The most recent meeting was hosted in Brush for producers and ditch company representatives to discuss the future of irrigated agriculture in the South Platte Basin. The discussion covered the Colorado Water Plan, alternative transfer methods (ATMs) to “buy and dry,” how farmers can participate in such programs, and other topics.

ATMs include interruptible supply agreements, rotational fallowing, water leasing and banks, reduced crop consumptive use, and the purchase and leaseback of water rights. According to the Colorado Water Plan, ATMs are supposed to supply 50,000 acre feet per year by 2050.  John Schweizer, a farmer in the Arkansas River Basin, described the effect “buy and dry” has had on the region and talked about the success of their rotational fallowing ATM project, the Super Ditch.  A panel of various ATM projects in the South Platte Basin exchanged questions and comments with the audience on the opportunities and obstacles surrounding these projects.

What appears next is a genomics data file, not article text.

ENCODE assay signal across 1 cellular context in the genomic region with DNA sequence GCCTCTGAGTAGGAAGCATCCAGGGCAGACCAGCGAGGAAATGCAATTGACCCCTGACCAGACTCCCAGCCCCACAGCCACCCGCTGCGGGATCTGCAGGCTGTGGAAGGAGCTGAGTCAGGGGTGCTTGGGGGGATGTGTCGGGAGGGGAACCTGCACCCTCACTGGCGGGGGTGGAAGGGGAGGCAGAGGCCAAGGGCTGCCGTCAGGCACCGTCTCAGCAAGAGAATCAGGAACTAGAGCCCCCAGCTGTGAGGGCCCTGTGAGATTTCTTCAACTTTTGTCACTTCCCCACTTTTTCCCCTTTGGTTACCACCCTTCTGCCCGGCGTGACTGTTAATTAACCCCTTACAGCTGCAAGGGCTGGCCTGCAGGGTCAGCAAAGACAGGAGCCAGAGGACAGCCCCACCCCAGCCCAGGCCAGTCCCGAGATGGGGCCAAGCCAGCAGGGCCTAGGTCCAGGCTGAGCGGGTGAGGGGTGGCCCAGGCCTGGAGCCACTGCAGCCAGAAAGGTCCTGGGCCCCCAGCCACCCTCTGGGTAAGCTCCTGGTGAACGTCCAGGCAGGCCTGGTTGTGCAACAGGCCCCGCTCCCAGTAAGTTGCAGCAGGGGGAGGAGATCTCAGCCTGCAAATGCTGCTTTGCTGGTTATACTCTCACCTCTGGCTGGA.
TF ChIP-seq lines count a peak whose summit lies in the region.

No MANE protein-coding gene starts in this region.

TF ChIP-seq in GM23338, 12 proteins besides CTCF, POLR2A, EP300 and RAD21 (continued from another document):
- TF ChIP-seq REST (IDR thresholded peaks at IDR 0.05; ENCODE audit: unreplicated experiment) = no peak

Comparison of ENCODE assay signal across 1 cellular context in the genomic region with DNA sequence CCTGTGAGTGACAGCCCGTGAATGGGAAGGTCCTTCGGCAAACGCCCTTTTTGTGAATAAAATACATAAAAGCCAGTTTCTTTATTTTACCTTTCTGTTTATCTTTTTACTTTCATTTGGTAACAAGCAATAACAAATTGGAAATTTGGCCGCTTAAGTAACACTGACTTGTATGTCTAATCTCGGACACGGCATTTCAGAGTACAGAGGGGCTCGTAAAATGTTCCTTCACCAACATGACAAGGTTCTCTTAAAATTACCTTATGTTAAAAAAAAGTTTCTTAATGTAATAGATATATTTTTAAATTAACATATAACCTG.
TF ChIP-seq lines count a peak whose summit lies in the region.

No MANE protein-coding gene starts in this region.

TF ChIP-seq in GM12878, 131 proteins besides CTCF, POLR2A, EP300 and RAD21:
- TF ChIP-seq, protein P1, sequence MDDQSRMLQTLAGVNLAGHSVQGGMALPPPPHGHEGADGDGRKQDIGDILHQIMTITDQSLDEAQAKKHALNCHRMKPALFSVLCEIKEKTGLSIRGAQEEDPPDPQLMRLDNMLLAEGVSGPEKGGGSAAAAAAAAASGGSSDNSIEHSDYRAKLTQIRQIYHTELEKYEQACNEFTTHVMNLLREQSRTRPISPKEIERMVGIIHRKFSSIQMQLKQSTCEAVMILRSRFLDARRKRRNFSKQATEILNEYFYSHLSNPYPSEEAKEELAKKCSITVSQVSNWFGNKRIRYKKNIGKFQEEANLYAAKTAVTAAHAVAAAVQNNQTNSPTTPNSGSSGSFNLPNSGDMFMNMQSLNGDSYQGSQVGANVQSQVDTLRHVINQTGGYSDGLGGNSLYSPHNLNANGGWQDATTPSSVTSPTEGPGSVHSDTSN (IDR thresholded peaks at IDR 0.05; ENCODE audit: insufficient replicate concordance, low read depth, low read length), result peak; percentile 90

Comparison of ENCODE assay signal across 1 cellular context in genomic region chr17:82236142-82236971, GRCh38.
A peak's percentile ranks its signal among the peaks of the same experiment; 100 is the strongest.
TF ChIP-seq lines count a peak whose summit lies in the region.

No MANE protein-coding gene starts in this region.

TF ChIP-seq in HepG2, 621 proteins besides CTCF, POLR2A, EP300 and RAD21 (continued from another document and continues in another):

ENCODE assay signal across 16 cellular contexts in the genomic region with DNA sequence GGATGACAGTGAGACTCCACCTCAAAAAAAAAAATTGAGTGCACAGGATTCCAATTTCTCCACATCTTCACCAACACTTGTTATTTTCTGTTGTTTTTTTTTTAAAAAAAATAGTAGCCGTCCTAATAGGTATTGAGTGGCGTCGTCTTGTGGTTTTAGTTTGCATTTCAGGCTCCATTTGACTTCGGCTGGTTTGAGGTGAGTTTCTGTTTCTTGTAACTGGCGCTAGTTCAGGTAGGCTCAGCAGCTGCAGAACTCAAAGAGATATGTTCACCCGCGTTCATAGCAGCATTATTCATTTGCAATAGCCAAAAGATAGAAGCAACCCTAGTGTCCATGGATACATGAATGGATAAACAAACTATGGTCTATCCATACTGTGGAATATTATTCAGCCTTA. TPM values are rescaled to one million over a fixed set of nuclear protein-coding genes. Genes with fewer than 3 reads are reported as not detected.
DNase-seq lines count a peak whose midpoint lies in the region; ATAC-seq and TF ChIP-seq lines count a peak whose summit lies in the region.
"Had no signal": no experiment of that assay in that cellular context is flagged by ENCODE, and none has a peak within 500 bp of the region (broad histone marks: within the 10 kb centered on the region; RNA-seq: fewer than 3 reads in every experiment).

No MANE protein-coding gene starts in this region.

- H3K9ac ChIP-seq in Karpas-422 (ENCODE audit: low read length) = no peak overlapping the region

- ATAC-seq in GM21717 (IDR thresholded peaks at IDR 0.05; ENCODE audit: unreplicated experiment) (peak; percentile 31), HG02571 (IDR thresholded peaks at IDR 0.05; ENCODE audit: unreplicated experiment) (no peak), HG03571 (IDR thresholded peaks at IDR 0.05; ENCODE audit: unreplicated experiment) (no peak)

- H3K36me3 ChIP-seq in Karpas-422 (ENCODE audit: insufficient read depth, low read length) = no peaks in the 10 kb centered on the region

However, future storage will still make up most of the future water supply. Joe Frank, of the South Platte Basin Roundtable, discussed how most of the water gap in the South Platte Basin will be mitigated with already Identified Projects and Processes (IPPs) outlined in the South Platte Basin Implementation Plan. Mike Applegate, of the Northern Water Board, discussed the status of current storage projects.